Nakamoto, Kyle T.; Mellott, Jeffrey G.; Killius, Jeanette; Storey-Workley, Megan E.; Sowick, Colleen S.; Schofield, Brett R.

2013-01-01

262

Tracers in vascular casting resins enhance backscattering brightness.  

PubMed

Studying cast microvasculature with scanning electron microscopy has expanded our knowledge of many circulations, but need arises to determine the blood source of vascular beds that are supplied by two circulations. One way to do this is to mark the casting resin by adding a tracer compound that can be detected in the scanning electron microscope. A potential method of distinguishing different substances is to detect the backscattered electrons that are emitted from the tracer if the tracer is a heavier element, because heavier elements backscatter more electrons. To explore different tracers, we tested lead, titanium, iron, osmium, and uranium as solutions of different polarity and powders. The tracers were added to 1 ml of methyl methacrylate in log concentrations. Shrinkage, hardness, cast quality, and change in brightness from the tracer were compared with multivariate analysis at scanning electron microscopic working distances of 15 and 39 mm on carbon-coated and uncoated specimens. Several concentrations caused sedimentation of the tracer and prevented the resin from solidifying. Tetraethyl lead shortened the hardening time: uranyl acetate and osmium tetroxide prolonged it. Most tracers decreased shrinkage. When lead citrate and Reynolds solutions were removed, the brightness correlated with increasing atomic number, concentration of the tracer, and mean atomic number of the specimen (p <0.0001). The substances that increased contrast most were tetraethyl lead and uranium. Backscattering electron detection can distinguish methacrylate casts that have small amounts of heavier elements added to them, but an optimal tracer has not yet been established. PMID:12074492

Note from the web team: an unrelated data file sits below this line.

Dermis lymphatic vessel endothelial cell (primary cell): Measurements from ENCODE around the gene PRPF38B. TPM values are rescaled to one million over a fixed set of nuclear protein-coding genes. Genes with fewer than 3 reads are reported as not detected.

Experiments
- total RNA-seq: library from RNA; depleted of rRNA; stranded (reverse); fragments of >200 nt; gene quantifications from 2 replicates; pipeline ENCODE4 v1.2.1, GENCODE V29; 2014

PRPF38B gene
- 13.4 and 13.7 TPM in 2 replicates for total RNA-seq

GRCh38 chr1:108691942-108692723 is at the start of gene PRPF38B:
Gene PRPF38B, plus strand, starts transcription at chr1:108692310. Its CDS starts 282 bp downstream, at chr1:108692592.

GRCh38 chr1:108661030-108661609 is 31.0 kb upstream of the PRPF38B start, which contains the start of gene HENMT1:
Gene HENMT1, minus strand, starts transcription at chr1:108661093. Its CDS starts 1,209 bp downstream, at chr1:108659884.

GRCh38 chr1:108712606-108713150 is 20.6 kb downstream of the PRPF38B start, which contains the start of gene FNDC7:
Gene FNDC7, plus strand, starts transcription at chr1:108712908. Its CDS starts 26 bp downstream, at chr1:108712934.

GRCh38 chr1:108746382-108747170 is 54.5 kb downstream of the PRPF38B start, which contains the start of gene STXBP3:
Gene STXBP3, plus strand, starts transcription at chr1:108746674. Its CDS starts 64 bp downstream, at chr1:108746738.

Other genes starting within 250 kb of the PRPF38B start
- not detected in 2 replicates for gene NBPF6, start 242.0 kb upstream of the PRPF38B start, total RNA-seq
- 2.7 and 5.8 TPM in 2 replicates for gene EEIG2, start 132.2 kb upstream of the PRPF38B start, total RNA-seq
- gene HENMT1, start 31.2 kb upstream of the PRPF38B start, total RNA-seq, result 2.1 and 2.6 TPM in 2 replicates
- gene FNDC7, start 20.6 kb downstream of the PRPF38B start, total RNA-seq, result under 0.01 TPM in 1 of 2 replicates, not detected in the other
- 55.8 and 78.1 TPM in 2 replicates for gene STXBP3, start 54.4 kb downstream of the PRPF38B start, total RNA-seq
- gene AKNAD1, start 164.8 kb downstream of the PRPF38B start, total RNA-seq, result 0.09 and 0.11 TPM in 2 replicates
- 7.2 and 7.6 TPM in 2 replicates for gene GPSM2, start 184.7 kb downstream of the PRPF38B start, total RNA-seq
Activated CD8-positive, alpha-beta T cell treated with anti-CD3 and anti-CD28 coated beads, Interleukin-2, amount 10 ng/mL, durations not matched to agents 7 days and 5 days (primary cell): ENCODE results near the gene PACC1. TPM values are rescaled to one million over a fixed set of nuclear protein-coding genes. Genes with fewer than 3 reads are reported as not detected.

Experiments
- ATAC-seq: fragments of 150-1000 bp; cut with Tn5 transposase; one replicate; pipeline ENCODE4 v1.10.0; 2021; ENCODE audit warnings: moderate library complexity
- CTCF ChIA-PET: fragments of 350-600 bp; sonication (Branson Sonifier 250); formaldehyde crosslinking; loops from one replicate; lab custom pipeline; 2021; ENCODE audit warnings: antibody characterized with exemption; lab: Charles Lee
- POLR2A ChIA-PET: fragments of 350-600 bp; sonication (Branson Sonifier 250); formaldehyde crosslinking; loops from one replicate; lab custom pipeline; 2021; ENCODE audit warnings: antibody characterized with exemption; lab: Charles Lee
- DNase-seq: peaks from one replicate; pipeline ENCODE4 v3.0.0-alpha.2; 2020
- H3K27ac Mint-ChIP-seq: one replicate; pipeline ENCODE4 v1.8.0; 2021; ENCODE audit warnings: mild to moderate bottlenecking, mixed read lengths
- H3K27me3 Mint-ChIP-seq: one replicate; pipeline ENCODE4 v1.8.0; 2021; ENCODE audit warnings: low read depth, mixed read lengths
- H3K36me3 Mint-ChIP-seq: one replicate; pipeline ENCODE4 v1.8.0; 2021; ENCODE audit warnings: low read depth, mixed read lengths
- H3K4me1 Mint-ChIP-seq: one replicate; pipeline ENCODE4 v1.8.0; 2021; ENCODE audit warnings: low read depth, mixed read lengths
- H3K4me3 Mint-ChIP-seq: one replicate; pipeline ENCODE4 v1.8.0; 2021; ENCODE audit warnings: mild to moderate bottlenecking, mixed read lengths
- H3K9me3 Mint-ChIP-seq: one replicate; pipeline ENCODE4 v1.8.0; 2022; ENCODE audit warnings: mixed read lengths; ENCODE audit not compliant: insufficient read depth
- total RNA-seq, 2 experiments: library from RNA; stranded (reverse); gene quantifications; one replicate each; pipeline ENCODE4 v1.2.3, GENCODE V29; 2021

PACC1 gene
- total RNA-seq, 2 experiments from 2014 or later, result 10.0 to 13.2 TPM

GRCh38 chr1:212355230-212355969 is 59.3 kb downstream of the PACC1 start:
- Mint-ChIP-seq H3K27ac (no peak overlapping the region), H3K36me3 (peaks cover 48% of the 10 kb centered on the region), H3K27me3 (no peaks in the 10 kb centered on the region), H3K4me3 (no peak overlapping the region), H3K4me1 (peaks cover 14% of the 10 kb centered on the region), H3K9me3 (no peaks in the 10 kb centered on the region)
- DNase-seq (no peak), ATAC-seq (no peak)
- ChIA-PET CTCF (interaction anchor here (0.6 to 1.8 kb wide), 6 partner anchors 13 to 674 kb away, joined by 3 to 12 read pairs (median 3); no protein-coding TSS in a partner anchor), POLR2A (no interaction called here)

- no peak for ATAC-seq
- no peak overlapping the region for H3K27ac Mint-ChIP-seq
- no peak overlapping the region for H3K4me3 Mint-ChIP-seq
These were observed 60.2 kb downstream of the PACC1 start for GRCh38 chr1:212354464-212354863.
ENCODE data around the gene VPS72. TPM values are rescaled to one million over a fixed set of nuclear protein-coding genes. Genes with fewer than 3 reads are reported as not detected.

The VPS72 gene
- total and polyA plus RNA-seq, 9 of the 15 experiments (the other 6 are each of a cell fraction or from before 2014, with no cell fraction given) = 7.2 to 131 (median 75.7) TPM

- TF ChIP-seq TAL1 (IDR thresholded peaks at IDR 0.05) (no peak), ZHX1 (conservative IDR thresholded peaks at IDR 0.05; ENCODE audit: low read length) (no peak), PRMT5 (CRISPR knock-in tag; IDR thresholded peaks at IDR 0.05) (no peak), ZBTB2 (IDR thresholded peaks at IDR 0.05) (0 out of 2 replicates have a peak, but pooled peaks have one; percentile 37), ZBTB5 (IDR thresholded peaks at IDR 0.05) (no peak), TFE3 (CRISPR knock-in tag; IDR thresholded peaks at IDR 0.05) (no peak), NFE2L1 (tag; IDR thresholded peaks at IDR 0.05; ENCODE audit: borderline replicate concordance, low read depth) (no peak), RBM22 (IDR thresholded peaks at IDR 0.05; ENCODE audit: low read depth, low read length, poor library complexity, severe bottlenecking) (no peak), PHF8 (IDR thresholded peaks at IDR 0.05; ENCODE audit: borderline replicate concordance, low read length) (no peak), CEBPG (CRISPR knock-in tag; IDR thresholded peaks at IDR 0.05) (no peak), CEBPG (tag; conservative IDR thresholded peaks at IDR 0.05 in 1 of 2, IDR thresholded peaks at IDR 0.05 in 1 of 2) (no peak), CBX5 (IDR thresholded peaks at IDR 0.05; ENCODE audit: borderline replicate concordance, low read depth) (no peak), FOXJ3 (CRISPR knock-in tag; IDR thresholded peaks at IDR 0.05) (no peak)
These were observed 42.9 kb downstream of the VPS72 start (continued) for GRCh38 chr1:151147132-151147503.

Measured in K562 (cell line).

Schraufnagel, Dean E; Ganesan, Dhanalakshmi P

2002-01-01

263